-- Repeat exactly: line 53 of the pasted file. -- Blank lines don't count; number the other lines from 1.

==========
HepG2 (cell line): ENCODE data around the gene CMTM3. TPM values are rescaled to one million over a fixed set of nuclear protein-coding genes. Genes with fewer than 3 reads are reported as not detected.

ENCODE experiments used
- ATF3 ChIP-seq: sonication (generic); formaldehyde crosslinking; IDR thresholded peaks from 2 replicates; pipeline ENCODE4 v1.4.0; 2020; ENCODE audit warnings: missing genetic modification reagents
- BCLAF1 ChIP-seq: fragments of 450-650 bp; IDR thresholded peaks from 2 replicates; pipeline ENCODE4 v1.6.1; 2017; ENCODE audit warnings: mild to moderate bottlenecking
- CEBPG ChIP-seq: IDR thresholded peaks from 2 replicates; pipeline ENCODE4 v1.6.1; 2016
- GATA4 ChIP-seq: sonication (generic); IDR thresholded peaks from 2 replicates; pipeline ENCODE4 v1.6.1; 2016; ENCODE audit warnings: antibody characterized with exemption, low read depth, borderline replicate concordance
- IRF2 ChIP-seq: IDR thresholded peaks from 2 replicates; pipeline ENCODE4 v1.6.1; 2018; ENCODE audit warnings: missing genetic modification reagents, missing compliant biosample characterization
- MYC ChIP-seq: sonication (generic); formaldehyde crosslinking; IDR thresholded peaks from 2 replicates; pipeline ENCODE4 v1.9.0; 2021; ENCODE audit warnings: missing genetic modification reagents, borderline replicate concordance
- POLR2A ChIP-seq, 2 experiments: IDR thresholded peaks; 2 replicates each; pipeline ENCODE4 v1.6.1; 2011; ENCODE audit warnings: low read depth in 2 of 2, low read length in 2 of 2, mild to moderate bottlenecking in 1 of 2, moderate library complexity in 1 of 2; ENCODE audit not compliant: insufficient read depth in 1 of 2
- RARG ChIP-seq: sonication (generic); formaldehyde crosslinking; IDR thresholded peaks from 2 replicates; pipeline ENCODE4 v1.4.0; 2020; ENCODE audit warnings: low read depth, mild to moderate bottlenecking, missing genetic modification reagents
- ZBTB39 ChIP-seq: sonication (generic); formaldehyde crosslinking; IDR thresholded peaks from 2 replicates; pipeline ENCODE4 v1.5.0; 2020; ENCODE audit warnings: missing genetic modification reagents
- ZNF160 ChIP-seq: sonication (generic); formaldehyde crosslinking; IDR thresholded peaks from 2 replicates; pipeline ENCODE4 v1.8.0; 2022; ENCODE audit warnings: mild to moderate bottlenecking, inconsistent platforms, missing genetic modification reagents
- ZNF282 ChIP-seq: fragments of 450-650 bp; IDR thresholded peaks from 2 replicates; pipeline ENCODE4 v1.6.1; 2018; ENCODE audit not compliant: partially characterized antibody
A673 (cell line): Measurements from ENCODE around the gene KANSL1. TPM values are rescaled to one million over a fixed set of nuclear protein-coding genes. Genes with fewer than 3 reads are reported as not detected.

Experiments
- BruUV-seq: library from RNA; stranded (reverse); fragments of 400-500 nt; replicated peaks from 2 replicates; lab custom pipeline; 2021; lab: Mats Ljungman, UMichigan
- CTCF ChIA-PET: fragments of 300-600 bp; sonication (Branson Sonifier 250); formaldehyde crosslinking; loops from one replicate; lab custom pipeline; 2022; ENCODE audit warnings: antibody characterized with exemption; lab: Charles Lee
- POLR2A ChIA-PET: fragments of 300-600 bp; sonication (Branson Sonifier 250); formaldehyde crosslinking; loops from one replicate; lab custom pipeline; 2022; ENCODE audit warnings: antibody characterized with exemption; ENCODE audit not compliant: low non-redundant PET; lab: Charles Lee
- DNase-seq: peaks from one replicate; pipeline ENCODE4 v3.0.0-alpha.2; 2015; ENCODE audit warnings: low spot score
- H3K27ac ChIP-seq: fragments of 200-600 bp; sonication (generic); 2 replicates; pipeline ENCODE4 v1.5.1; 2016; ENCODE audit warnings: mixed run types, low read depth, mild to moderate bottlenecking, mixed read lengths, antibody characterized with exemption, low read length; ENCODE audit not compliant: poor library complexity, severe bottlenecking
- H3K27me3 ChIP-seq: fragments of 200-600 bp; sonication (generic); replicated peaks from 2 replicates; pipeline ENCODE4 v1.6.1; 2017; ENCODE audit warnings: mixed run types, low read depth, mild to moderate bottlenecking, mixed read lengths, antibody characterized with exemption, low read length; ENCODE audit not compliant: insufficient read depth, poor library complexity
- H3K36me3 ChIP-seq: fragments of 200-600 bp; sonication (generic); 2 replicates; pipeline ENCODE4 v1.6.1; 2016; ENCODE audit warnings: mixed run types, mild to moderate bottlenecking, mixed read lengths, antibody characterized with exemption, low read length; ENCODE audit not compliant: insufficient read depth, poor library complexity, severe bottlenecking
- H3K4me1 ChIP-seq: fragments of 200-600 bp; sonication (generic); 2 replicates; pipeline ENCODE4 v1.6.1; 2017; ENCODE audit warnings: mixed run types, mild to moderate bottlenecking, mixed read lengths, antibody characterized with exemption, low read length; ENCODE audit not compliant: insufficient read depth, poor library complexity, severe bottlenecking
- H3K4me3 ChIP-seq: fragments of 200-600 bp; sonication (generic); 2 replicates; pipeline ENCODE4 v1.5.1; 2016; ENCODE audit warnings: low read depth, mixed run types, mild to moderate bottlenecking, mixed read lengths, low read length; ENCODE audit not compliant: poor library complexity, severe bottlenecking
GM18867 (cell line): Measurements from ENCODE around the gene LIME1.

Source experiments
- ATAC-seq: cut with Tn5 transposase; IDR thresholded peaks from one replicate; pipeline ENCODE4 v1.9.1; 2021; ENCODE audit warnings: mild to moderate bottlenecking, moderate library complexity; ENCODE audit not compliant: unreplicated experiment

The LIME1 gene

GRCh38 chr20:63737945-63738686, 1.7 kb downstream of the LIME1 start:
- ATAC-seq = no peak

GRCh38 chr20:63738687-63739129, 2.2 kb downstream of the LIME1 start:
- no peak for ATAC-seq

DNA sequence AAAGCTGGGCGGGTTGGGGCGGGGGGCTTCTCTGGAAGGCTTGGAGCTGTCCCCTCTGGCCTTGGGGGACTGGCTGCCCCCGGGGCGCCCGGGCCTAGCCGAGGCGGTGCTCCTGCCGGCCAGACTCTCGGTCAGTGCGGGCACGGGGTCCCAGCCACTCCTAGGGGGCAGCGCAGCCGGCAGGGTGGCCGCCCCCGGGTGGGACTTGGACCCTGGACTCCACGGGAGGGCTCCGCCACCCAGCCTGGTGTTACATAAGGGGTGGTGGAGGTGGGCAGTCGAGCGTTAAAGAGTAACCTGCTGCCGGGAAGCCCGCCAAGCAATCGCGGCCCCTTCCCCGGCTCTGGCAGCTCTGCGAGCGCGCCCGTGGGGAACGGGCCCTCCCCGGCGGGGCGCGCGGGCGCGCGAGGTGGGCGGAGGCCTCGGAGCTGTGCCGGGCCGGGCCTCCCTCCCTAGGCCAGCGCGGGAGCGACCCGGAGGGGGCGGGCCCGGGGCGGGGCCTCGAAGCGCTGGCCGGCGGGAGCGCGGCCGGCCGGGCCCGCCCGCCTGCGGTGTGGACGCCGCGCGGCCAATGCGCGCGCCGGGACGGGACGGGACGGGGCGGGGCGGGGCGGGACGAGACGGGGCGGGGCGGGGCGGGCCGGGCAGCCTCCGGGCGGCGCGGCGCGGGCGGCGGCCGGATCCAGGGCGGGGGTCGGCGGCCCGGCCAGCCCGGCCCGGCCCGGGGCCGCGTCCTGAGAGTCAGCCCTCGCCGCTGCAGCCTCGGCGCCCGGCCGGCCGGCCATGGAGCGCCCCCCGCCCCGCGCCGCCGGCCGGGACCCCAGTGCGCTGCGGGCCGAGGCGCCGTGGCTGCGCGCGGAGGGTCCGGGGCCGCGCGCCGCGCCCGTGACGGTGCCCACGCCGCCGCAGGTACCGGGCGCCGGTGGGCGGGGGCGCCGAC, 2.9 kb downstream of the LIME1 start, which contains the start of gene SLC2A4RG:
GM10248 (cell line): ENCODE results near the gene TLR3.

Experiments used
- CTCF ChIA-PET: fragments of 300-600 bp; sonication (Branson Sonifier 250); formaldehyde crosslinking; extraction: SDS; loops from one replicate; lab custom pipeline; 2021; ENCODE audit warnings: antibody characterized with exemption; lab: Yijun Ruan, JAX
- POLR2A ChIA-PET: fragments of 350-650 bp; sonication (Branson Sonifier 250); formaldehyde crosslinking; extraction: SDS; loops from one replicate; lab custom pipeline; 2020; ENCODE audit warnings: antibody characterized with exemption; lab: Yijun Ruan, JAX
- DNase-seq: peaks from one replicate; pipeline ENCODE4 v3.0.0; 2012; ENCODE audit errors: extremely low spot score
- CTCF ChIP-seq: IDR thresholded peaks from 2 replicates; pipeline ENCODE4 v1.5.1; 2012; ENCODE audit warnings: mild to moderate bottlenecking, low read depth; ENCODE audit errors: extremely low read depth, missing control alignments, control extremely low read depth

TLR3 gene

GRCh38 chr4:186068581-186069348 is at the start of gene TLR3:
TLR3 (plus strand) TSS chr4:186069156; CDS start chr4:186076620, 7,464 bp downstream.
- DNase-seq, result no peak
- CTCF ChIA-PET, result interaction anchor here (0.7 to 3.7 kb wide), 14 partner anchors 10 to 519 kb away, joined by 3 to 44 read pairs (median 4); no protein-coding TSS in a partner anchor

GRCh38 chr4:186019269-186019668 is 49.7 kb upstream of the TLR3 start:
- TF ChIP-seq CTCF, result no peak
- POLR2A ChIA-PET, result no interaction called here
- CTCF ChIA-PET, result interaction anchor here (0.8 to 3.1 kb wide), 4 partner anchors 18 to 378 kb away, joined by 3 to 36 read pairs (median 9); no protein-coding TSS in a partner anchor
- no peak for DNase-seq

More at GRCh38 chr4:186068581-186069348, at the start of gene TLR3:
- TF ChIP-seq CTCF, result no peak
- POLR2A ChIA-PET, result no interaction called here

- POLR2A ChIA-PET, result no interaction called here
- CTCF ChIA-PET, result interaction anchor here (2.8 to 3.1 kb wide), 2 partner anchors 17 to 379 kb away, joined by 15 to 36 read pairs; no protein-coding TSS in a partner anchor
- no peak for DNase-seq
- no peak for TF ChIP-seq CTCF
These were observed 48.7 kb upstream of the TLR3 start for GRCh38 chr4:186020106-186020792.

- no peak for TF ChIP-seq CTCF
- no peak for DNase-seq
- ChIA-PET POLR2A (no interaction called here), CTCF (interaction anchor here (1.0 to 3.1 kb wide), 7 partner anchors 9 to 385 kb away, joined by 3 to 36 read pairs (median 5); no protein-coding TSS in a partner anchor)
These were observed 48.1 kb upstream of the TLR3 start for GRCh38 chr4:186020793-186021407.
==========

- POLR2A ChIA-PET, result no interaction called here